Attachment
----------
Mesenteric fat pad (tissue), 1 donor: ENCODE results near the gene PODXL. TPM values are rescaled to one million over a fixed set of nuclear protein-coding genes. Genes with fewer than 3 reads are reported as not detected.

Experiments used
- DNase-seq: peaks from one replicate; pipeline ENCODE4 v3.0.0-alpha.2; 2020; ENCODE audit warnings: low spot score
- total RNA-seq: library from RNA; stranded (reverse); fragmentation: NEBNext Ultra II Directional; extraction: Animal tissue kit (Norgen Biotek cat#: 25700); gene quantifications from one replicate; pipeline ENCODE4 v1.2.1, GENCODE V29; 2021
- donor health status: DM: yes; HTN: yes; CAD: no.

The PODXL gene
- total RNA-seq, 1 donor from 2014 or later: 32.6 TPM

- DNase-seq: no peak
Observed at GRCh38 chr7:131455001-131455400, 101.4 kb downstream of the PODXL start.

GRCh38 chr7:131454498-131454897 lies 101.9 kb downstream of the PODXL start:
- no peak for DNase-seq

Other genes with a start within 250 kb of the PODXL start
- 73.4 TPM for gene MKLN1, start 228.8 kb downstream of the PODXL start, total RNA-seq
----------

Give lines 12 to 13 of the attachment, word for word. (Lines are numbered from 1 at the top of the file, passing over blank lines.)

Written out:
Other genes with a start within 250 kb of the PODXL start
- 73.4 TPM for gene MKLN1, start 228.8 kb downstream of the PODXL start, total RNA-seq